Two-minute auction sells $1.6 million house, but that's only part of story
Problem: How to sell a superexpensive home when buyers are scarce, financing is next to impossible, and a sale is needed fast. Solution: Sell the property at a two-minute auction.
That's the way one real-estate problem was handled not long ago in California. A Santa Monica residence, located in the "gold coast" area on the Pacific Coast Highway north of Los Angeles, was sold for $1.6 million -- in cash -- at the clap of an auctioneer's gavel.
The auction lasted exactly two minutes!
The auctioning of residential real estate is slowly but steadily becoming a significant trend in the US today. However, as the auction becomes a more viable and frequent marketing technique, it is becoming apparent that the auction format and style used successfully today is far different from old auction forms.
Further, the people (bidders) who are attracted to the new breed of real-estate auctions are far more sophisticated than in past years.
The buyer of the recently auctioned $1.6 million home, for example, is Sam Nassi, owner of the Indiana Pacers. He bought the luxurious Mediterranean villa as a "second home."
The 6,000-square-foot house is a bit small, Nassi feels, so he plans to add several rooms.
The residence was originally built in the 1940s by fight promoter Jack Doyle. The auction was handled by Kennedy-Wilson Inc., one of about five major firms in the US that now specialize in planning and producing real-estate auctions.
One of the firm's principals, Don Kennedy, wielded the gavel in this particular auction.
The two-minute auction was preceded by a six-week advertising campaign, including the printing and distribution of a full-color, multipage pictorial brochure.
Even so, advertising is not the first step in current real-estate-auction procedures.First comes a feasibility analysis of the property to determine just how tough it will be to sell the property, who are the potential buyers, and what price should be asked. Then comes product planning and the structuring of a comprehensive sales-promotion program.
Such a marketing technique has long been used to sell commercial properties and raw land.But using this tool to market residential properties is just now surfacing as a significant home-selling device.
Conventional single-family homes are not the only type of residential property being sold at the flick of an auctioneer's gavel. All types of properties are being auctioned. Kennedy-Wilson recently auctioned all 34 units of a new condominium-conversion development -- all in a quick succession of gavel raps.
The sell-out of the condo units, incidentially, sold to bidders at an average price that was 132 percent above the announced minimum price, according to a Kennedy-Wilson spokesman.
When a particularly elegant high-priced residence is offered at auction, bidders are often registered in advance. Only persons that qualify for registration, using criteria determined by the auction firm, are permitted at the auction.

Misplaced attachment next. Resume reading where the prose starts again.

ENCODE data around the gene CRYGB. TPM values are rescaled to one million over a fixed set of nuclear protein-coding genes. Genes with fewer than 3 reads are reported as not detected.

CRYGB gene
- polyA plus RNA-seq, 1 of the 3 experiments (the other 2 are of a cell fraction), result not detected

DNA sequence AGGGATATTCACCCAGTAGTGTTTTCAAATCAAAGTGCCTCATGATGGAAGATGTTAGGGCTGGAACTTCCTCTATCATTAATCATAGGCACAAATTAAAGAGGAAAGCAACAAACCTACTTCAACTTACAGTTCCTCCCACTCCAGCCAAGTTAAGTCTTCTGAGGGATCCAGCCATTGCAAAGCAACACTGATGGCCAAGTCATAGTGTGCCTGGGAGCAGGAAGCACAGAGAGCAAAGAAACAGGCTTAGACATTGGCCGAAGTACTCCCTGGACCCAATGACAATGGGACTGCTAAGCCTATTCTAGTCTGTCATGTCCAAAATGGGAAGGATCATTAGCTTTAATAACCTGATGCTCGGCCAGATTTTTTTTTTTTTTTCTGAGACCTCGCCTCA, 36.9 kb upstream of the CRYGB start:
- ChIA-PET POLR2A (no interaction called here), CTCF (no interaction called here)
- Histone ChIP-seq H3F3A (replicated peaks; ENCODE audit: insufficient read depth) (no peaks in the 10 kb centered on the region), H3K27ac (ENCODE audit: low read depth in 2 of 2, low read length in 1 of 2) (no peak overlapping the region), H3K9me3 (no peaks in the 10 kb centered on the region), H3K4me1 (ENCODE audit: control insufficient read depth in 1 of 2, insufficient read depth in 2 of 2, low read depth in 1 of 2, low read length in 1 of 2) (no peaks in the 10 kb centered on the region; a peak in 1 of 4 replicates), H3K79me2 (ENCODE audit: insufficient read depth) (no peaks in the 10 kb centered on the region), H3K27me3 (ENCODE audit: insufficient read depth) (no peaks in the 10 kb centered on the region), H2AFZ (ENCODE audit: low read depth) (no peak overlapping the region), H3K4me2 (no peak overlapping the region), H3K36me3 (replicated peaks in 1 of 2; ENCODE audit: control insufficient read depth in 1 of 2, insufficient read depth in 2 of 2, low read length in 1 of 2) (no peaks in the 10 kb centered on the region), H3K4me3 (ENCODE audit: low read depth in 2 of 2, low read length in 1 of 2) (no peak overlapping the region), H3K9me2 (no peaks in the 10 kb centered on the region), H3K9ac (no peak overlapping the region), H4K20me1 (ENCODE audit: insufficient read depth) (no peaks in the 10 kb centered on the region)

In some cases, bidders are also required to bring a minimum amount of cash or other "good funds" with them as part of their registration requirements. In the case of the $1.6 million auction, a minimum of $100,000 was required. Eight registered bidders participated in the auction.
When one bidder wants to overbid another during an auction, the increase must be at least a minimum increase, or increment, as determined and announced by the auctioneer.
On expensive properties, these increase increments usually range from $500 to 5,00.
Most serious bidders inspect the soon-to-be-auctioned property -- sometimes several times -- before auction day. They also carefully examine in advance all pertinent documents (deed, title report, restrictions, covenants, etc.)
The auction itself is not the shouting, hardsell type of production many people connect with auctioning. It is not a carnival-atmosphere contest between bidders and auctioneer, where a scratch of the nose means a higher bid.
Rather, the new real-estate auctions are held in a classy institutional setting, embellished by good food and soft music. The auctioneer projects the image of a sophisticated professional.
Auctions do not necessarily take commissions away from real-estate brokers. Increasingly, brokers are keeping a watchful eye on coming auctions. When one involves the type of property one of the broker's clients is seeking, he will arrange to have the client registered and will receive a portion of the commission if his client becomes the top bidder. The total commission usually ranges from 4 to 6 percent.
Some brokers, however, do not feel the auctioning of real estate will make a major wave in the future market.
"It's not normally a viable method of marketing real property," one broker told this writer.
"Its one big advantage is to draw public attention to the offered property. Even though a minimum bid is not received at the auction, a conventional sale may soon result after the auction because of the exposure it received."
Another broker expressed a more positive view. "There is definitely increasing interest in auctioning real estate," said Art Leitch, a leading San Diego real estate broker and past president of the National Association of Realtors (NAR).
"It's particularly effective in marketing large, one-of-a-kind and hard-to-finance properties."
No formal study has yet been made on the impact of auctioning as a residential real-estate marketing tool, according to a spokesman for the research department of NAR.
"At this point, we don't view auctioning of real estate as a significant trend," he said.
Nonetheless, professionally structured real-estate auctions are attracting increasing numbers of property sellers and bidders.
In some cases, it's an effective "alternative form" of selling a house.